Tiled Map Storage in SQLite

Locus App allows offline sqlite format maps. I was always curious about the self-contained maps specially because I love sqlite.

So last evening I selected a small area on Locus and asked it to download in SQLite format. This GIF should show you how to download the maps on locus for offline usage. Remember to choose the 'Separate Map (Sqlite)' as the format to save for this experiment.

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Once the download was complete, I copied the same to PC to explore. I opened it in std sqlite browser. The database is a normal database (and not spatialite). So you can manipulate it using standard SQL queries. With a bit of search I figured that this format is called RMaps SQLite format. RMaps is one of the earliest, open source offline android map application. It's the format they used for their maps. I tried to find the documentation, but couldn't. I derived some of the details by exploring the schema and code of RMaps.

CREATE TABLE tiles (x int, y int, z int, s int,
 image blob, PRIMARY KEY (x,y,z,s))
-- x =
-- y = 
-- z = 17-Zoom 
-- s = timestamp 
-- image = blob of jpeg image of size 256x256 px

CREATE TABLE android_metadata (locale TEXT);

CREATE TABLE info(minzoom,maxzoom)
-- minzoom - min of column z in tiles table
-- maxzoom - max of column z in tiles table

But then exploring further I found MBTiles. It has detailed specification on GitHub. MBTiles is also a simple SQLite format. Similar to RMaps. So I downloaded MBtiles using Mobac and opened it using SQLite browser.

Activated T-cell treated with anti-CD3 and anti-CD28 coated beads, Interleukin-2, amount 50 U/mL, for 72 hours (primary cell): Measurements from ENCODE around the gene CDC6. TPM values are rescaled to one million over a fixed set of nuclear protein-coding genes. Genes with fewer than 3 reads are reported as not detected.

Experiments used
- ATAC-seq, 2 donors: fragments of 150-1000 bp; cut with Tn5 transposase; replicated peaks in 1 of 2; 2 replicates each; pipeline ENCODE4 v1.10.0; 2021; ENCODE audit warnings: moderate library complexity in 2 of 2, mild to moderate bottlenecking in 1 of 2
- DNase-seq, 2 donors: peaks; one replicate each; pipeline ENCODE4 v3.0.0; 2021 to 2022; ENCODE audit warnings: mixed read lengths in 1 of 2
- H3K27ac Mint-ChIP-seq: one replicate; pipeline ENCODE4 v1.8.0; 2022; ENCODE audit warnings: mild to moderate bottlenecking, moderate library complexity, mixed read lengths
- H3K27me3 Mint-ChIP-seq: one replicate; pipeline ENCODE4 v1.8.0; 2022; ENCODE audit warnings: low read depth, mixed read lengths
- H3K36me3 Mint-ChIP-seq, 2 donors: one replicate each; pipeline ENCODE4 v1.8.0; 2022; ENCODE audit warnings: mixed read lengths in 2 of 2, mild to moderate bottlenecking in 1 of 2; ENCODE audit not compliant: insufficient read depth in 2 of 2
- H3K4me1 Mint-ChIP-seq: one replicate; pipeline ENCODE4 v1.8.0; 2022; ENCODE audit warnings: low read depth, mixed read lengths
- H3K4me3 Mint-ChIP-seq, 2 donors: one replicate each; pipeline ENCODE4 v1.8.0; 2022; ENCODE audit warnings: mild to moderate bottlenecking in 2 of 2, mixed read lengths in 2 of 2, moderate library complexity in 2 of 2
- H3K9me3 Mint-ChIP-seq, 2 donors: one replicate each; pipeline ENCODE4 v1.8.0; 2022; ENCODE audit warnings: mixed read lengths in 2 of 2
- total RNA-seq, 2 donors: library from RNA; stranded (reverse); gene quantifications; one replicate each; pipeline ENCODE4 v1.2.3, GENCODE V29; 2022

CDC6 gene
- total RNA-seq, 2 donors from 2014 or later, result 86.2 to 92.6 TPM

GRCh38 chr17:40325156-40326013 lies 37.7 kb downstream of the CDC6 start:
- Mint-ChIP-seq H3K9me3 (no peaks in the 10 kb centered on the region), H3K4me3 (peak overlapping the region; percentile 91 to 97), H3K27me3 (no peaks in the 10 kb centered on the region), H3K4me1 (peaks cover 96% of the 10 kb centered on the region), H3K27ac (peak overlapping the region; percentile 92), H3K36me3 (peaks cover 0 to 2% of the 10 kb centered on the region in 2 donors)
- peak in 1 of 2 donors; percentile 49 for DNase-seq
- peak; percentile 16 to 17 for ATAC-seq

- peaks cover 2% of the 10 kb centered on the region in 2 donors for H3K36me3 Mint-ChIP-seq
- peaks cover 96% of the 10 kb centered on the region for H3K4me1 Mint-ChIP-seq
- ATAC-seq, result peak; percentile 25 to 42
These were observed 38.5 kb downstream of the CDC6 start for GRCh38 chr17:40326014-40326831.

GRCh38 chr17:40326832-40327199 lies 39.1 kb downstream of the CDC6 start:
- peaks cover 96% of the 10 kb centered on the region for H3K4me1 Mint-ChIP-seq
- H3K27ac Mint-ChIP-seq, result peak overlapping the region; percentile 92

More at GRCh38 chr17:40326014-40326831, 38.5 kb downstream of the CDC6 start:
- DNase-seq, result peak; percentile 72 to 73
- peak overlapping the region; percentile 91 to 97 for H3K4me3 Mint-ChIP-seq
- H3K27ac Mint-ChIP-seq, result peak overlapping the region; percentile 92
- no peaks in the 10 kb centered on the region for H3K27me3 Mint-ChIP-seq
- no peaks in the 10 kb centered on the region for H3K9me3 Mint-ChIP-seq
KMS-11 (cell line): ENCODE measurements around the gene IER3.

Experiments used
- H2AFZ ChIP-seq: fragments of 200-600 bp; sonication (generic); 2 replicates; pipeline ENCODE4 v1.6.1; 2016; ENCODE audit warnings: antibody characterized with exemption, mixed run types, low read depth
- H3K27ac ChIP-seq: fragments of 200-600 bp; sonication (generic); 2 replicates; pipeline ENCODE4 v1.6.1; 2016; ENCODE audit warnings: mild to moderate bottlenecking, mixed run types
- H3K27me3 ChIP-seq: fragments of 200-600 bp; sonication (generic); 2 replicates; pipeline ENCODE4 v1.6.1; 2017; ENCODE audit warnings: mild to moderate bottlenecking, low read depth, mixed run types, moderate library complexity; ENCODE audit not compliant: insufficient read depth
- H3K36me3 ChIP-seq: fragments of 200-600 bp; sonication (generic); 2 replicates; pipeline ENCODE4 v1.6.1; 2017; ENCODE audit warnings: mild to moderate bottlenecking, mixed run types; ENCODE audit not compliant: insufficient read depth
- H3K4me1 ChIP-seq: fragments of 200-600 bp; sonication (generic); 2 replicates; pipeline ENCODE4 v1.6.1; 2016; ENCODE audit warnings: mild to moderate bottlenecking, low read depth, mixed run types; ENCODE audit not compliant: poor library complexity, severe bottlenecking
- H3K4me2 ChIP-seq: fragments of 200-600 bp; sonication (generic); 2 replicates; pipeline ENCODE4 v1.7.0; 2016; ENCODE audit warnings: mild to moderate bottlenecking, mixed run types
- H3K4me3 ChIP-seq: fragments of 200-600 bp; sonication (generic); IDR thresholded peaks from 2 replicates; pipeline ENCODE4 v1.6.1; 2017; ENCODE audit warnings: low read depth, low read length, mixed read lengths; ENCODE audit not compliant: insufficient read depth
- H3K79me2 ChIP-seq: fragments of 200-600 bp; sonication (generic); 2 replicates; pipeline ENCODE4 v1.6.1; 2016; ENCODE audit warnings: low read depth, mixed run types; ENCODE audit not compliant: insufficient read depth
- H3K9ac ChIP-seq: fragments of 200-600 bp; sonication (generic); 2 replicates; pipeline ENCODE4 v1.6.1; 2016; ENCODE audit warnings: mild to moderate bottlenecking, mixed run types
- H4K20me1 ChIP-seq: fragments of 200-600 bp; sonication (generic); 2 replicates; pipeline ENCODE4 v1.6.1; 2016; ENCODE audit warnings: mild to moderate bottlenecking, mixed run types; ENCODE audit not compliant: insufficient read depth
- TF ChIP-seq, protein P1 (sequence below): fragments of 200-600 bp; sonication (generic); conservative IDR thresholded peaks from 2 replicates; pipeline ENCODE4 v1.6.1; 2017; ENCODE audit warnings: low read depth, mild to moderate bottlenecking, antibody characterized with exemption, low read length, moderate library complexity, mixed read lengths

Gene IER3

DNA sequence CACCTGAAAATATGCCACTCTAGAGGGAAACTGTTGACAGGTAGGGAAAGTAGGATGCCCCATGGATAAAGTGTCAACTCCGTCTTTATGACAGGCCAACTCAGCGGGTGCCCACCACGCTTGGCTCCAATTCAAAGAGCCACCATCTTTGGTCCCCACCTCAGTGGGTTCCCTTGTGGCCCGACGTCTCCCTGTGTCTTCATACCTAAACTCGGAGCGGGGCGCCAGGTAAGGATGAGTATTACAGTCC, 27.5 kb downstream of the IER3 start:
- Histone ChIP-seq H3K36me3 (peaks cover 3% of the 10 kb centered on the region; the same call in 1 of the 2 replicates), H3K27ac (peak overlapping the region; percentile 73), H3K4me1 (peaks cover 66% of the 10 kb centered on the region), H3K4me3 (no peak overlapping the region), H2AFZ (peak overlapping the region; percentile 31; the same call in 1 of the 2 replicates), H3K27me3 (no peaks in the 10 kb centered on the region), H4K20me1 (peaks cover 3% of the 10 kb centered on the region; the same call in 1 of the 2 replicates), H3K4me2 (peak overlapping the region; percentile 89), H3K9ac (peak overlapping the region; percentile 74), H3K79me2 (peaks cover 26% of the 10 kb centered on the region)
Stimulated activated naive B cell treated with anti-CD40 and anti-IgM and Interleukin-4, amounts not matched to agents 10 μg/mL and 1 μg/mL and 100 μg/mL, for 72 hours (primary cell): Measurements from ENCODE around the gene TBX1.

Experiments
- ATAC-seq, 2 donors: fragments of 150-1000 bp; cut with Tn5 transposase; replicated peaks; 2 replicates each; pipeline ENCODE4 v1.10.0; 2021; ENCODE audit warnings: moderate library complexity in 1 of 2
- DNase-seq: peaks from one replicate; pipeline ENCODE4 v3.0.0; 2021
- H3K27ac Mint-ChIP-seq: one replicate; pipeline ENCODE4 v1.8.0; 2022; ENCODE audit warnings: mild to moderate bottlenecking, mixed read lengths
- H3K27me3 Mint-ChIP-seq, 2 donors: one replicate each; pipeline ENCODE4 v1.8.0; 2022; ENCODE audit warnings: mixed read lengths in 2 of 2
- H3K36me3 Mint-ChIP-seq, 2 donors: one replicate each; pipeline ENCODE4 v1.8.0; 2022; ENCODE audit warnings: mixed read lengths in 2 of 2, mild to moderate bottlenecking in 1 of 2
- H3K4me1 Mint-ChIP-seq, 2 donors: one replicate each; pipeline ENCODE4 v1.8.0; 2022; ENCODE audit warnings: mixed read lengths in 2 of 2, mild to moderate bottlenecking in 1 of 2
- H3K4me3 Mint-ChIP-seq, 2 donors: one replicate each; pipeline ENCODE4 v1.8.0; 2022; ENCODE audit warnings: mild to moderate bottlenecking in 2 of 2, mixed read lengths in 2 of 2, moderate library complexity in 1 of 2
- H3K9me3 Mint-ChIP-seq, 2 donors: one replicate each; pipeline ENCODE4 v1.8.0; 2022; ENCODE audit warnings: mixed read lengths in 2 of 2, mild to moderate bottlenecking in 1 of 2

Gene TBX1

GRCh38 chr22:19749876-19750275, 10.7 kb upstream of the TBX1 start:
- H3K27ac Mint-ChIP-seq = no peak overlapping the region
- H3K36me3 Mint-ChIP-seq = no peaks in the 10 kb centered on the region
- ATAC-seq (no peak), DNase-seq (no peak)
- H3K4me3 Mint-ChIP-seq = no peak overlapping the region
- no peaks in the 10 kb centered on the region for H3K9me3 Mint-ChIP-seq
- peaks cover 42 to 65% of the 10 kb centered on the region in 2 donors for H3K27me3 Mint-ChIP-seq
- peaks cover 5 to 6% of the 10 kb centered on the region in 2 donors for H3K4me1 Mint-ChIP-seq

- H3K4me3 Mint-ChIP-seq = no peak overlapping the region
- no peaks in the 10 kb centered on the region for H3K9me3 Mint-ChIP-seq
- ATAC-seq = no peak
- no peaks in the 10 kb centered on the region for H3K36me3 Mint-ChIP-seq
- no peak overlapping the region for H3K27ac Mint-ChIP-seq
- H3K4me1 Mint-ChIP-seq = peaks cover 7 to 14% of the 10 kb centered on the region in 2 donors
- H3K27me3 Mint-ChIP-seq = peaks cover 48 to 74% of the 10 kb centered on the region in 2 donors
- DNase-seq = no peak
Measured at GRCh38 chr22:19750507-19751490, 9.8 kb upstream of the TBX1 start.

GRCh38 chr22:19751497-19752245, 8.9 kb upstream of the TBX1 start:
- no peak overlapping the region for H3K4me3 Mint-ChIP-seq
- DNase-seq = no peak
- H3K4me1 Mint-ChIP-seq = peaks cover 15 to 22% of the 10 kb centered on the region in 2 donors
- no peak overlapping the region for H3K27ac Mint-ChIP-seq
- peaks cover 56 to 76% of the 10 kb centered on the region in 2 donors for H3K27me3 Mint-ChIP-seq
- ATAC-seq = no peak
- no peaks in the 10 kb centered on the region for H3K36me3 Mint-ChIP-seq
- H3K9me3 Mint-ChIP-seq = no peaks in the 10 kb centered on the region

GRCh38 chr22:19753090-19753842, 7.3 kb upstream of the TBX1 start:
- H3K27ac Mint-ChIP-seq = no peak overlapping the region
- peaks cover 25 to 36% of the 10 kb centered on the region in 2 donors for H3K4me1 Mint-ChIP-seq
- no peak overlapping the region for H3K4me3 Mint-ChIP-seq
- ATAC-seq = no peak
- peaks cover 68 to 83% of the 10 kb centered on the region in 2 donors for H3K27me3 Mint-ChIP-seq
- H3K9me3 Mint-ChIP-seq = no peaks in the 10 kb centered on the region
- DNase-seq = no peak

CREATE TABLE metadata (name text, value text)
-- metadata table is used as a key/value store for settings. 
-- Five of them are important. Five keys are required
-- including image format. 

CREATE TABLE tiles (zoom_level integer, tile_column integer,
 tile_row integer, tile_data blob)
-- Quite straight forward column names.

As a next step to exploring I wrote a simple tile server to expose to MBTiles to the outside world and accessed it using leaflet on the front end.
On the server side, just query and serve

$zoom = $_GET['z'];
$tile_column = $_GET['x'];
$tile_row = $_GET['y'];
$conn = new PDO("sqlite:mb.mbtiles");
$sql = "SELECT * FROM tiles WHERE zoom_level = $zoom AND tile_column = $tile_column AND tile_row = $tile_row";
$q = $conn->prepare($sql);
$q->bindColumn(1, $zoom_level);
$q->bindColumn(2, $tile_column);
$q->bindColumn(3, $tile_row);
$q->bindColumn(4, $tile_data, PDO::PARAM_LOB);

	header("Content-Type: image/jpg");
	echo $tile_data;

On client side make sure to use your own tile server

var mbTiles = new L.tileLayer('server_mb.php?z={z}&x={x}&y={y}', {
   tms: true,
   attribution: 'OpenStreetMap, Mobac - MB Tiles',
   opacity: 0.7
map = new L.Map("map",{
		zoom: 16,
		center: <sup class='footnote'><a href='#fn-4524-1' id='fnref-4524-1' onclick='return fdfootnote_show(4524)'>1</a></sup>,
		layers: [mbTiles]

It works perfectly fine. So now I have my simple tile server. Locus also supports MBtiles format. What better do I want? I have an offline MBTiles sqlite for my area now. Now I dont need to be online to explore the maps.

Of course I tried running tile server rm maps. But tiles keep shifting towards top right. Not sure why, I didn't invest time to explore it. All the code is on GitHub if you want to explore.

But for now MBTiles will be the format of choice for offline maps. Both for mobile and web.

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1 Response

  1. June 19, 2014

    […] android. Import using Maps ➡ Personal ➡ settings ➡ add. You could use RM Maps type too. But I prefer MBTiles format, I have written a whole blog post about it. Try not to download the whole country or state, it puts a lot of pressure on OpenStreetMap […]